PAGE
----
Re: Java 10 by Serge Bureau

You just activated my « dumb » detector. Please prove me wrong

Re: Java 10 by Serge Bureau

So why are you using Java. It is bad on both account !

Re: var is a bug by Ali Cheaito

@Pavel Grushetzky - Java wouldn't infer the type in that case. Consider a Person class with public method getFirstName(). The following code would not compile:

Object x = new Person();

This is because x is instantiated as an object of type Object and requires a type case to call methods of Person.
On the other hand, this works just fine with Java 10:

var x = new Person();

The reason being that x is an object of type Person, as inferred by the java compiler.

Re: var is a bug by Pierre-Luc Maheu

Similar forms of type inference exist in other languages. In C#, for example, similar concerns were expressed when the feature was added a couple years ago. Since then practice has demonstrated, at least for C#, that inferring the type makes the code more concise without loosing much. Turns out the type is not that important for readability as long as variables have meaningful names.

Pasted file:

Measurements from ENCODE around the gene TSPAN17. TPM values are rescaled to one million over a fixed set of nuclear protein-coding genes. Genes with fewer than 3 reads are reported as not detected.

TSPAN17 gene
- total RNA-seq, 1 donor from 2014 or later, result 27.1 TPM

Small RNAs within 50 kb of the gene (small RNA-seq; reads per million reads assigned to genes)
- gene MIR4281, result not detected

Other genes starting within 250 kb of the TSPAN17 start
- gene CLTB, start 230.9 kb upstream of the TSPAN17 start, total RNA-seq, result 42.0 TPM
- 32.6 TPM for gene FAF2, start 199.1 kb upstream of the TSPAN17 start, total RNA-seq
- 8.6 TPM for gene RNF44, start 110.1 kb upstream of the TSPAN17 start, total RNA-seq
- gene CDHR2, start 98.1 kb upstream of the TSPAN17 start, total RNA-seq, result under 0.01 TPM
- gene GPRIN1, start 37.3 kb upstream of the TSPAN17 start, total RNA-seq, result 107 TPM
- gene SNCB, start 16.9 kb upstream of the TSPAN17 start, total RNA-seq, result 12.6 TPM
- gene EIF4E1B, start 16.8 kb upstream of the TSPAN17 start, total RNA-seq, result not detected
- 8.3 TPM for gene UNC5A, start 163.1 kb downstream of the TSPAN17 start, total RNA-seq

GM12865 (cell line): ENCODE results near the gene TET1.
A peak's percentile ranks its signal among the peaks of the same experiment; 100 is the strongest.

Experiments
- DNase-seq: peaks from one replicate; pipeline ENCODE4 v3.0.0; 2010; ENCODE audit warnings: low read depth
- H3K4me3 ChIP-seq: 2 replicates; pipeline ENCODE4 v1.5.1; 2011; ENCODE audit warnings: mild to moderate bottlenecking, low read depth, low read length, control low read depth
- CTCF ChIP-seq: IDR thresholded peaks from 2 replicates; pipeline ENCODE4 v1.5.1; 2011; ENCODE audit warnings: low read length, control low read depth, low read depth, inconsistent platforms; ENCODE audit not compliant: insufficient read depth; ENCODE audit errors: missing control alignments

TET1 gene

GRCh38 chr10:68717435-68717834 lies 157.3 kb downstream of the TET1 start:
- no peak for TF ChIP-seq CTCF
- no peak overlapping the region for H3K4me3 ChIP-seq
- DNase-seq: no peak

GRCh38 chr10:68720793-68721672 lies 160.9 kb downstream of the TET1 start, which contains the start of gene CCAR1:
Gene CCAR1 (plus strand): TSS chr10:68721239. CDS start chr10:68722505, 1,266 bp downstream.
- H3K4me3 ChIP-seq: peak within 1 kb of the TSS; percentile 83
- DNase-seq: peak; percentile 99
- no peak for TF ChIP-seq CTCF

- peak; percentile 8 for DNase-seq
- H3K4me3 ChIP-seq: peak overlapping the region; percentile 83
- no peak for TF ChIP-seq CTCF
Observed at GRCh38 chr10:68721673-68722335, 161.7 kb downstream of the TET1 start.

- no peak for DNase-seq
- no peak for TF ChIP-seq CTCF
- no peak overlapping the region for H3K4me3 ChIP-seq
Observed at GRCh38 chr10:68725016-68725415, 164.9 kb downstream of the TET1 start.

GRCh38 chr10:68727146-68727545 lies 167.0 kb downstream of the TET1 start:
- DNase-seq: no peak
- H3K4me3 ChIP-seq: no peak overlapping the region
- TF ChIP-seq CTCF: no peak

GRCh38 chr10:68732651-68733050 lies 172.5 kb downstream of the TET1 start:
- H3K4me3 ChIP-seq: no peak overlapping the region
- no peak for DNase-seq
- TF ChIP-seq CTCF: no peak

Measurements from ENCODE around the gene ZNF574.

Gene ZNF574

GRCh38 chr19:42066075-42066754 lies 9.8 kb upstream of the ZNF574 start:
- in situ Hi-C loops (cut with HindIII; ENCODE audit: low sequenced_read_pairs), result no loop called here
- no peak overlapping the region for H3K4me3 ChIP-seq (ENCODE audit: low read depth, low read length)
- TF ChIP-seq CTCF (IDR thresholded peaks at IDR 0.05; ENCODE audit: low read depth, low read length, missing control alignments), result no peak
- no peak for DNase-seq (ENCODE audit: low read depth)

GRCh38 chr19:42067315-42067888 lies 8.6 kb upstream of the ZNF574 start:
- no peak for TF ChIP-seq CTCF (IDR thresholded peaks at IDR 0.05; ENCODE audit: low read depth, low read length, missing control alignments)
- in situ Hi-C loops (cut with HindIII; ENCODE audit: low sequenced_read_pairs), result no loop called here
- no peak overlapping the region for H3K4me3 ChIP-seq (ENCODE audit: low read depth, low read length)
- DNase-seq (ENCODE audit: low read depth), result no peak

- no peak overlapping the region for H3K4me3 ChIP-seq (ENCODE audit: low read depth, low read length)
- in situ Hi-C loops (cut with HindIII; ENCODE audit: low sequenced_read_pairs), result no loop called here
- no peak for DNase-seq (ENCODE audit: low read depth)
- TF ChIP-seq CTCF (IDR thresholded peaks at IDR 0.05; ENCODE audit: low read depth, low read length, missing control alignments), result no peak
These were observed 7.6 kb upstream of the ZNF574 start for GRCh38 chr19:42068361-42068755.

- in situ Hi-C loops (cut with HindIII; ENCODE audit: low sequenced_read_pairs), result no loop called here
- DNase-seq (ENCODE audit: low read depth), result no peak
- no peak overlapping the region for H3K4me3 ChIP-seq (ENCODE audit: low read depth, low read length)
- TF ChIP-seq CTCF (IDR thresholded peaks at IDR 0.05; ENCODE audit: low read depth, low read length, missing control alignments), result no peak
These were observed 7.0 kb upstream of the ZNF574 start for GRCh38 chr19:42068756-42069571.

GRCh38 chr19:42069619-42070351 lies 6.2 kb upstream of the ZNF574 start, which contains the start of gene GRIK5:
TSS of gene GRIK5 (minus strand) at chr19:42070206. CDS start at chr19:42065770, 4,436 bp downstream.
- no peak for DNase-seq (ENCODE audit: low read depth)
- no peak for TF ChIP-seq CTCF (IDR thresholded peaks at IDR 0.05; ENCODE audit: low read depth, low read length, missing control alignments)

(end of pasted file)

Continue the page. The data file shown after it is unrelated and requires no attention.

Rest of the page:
Re: var is a bug by Michael McCutcheon

But that's just're assuming that developers are going to use meaningful names.

Having to embed the type information in the variable name is a bad hack and good luck with getting everyone to do it consistently.

Re: var is a bug by Pierre-Luc Maheu

Embedding type information is not what I meant by "meaningful name", that would be Hungarian notation and has been considered bad practice since many years. I'm also not assuming anything, I'm stating what has been observed in languages like C# which had the "var" keyword for years.

Nothing noticeable by Hung Nguyen

Supporting for "var" keyword has already implemented in other languages (added into C# 3.0 from 2007, ). Oracle should do the last good thing for JAVA: giving it to the community or other more innovative company, similar to what they've just done for JAVA EE. Or, Oracle can just re-define "JAVA" is nothing more than just the name of the virtual machine, then accept and support other more innovative language such as Kotlin to become the mainstream language of the platform.